Bidding for Timber
6 Pages Posted: 23 Jun 2009
A forestry analyst must review the recent bidding history of 103 timber trees in order to prepare bids for future timber auctions. A regression analysis to predict highest competing bid and a decision analysis to select a bid to maximize expected profit might be used to prepare the case. Students are required to build their own linear models.
BIDDING FOR TIMBER
In the 1970's, the United States National Forest Service (NFS) sold timber rights through a series of regularly scheduled auctions. These auctions were conducted by one of two methods: (1) sealed bid, in which each bidder submitted a confidential, sealed bid and the highest bidder won the timber rights at the price bid, or (2) oral, in which bidders submitted bids orally (heard by all other bidders) in ever increasing amounts until one winning bidder remained to pay the last (highest) amount bid.
The winning party received the right to harvest any or all timber on the tract for a specified period of time, usually five years, after which the rights expired. Prior to each auction, interested bidders could survey the tract offered in order to estimate the value of its timber.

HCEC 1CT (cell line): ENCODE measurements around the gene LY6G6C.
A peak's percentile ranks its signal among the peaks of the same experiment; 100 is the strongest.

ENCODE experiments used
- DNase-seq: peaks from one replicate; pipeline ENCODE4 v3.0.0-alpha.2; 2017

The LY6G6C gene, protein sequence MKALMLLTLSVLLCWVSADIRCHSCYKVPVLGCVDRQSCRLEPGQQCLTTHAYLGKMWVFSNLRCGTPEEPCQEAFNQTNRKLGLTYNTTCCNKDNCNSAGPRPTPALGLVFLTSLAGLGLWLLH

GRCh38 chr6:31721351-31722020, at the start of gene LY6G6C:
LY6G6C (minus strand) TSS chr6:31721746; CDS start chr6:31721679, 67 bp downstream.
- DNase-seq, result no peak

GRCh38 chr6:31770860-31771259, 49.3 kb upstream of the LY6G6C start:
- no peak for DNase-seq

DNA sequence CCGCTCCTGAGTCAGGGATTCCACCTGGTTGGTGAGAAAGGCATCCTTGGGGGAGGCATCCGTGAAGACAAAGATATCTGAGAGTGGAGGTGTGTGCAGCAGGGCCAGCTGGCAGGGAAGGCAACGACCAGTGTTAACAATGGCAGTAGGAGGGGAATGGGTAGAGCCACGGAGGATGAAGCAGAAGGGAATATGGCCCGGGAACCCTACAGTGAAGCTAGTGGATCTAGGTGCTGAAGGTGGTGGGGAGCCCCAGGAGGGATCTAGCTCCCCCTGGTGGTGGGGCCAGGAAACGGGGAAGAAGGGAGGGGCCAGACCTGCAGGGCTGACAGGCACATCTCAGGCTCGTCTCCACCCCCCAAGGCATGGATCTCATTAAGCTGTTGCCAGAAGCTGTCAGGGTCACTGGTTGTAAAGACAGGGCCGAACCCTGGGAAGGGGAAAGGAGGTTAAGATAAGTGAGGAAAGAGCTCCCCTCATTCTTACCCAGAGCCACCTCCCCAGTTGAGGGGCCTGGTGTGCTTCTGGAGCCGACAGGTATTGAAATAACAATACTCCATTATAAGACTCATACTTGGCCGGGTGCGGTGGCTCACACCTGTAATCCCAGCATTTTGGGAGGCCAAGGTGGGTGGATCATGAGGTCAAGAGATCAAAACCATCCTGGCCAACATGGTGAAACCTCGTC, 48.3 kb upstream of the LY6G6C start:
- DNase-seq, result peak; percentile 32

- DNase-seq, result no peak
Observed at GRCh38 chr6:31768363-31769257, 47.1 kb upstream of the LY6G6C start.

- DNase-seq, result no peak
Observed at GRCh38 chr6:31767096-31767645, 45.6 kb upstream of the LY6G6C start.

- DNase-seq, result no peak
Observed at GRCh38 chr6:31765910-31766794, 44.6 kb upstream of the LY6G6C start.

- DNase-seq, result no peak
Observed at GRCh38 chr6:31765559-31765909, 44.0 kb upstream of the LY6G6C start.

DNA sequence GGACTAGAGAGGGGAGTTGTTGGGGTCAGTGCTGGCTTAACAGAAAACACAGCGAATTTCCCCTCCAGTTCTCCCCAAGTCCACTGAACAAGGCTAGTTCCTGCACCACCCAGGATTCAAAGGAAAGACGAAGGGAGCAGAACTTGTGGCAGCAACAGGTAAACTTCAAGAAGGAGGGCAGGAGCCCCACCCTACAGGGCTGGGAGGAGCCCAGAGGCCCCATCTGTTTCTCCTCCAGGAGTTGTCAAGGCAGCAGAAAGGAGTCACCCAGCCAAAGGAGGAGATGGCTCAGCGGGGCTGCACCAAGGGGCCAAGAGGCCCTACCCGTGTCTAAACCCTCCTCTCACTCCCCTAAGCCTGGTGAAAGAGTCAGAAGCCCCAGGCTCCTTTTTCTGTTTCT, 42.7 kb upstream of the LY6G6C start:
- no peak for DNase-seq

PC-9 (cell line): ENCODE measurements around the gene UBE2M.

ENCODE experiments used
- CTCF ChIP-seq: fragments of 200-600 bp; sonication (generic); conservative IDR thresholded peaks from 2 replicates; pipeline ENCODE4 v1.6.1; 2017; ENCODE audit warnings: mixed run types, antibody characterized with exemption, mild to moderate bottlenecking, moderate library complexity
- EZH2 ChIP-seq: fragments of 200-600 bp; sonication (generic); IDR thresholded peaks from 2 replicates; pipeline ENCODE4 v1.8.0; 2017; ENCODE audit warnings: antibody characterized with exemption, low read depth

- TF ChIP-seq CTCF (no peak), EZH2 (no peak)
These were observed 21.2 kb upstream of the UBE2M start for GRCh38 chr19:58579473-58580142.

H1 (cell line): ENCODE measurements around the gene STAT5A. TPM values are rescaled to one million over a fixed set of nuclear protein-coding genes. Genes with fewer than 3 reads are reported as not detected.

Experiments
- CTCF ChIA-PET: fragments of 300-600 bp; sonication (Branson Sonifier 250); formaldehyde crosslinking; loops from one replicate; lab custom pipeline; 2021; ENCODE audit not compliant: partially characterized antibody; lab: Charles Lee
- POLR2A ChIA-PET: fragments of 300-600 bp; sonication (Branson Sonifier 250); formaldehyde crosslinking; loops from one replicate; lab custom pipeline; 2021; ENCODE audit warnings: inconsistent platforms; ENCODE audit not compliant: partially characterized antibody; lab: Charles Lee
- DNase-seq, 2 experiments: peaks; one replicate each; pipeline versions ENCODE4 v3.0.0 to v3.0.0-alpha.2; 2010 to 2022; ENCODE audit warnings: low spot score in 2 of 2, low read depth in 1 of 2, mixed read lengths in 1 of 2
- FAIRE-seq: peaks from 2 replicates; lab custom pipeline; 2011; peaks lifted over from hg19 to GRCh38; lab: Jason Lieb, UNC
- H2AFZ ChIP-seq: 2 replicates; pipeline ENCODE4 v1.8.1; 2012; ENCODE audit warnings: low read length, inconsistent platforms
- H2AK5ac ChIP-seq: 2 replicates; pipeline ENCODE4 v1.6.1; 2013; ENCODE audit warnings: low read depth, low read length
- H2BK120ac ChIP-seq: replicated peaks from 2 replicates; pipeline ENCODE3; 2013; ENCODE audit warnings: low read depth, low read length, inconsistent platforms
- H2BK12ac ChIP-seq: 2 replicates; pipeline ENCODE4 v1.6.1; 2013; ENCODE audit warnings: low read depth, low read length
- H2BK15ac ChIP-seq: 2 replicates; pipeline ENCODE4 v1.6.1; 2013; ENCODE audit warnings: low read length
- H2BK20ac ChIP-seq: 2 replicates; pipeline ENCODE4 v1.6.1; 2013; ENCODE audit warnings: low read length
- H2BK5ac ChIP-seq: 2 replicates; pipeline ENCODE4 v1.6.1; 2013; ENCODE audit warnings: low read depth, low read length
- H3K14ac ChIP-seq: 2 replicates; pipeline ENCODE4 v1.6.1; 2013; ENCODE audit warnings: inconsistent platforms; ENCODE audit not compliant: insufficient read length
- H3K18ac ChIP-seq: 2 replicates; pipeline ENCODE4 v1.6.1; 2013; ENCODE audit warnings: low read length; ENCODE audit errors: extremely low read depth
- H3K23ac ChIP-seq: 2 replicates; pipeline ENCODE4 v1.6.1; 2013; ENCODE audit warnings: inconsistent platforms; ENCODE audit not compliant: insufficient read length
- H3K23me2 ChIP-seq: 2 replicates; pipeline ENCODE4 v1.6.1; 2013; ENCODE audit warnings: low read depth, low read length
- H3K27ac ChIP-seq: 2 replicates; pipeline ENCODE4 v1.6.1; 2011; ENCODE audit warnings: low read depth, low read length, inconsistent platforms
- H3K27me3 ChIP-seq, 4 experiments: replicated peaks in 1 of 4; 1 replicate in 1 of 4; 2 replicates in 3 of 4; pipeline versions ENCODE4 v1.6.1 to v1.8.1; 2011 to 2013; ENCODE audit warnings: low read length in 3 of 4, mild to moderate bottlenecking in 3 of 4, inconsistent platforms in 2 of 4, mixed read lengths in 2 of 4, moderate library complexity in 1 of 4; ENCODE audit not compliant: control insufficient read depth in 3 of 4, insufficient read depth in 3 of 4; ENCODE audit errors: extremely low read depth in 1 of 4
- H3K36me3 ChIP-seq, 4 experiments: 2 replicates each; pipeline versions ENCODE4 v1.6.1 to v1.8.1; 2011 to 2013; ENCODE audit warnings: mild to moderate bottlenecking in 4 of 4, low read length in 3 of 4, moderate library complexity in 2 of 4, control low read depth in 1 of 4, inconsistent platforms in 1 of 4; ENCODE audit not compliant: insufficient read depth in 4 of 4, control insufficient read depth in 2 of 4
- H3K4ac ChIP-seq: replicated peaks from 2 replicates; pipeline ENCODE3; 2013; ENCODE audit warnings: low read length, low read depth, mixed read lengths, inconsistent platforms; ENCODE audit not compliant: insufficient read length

Clifford Walsh, forestry analyst for Northwest Pacific (NP), had been given the task of analyzing the recent competitive bidding behavior in Oregon's Douglas and Lane counties. NP was experiencing an unexpected increase in demand for its lumber and paper products in late 1977 and had decided to expand into new territories. The company had selected areas in the two counties as promising. NP had yet to submit a bid for a tract in this new area, however, and management was anxious for the results of Walsh's analysis so that they could move quickly.
Exhibit 1 contains the information available to Walsh on 103 completed timber auctions in Douglas and Lane counties in 1977, and Exhibit 2 defines each of the Exhibit 1 variables. Note that NP went to the expense of estimating the value to it of each of these tracts of timber. This estimated value differs from the NFS estimate because the NFS estimate is for the value of the end products while the NP estimate is for the value of the raw timber. The NFS estimate also does not take into account firm specific factors affecting the value NP would place on both the timber and the resulting end products.
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Keywords: bargaining/bidding, decision analysis, linear programming, regression analysis
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Bidding for Timber
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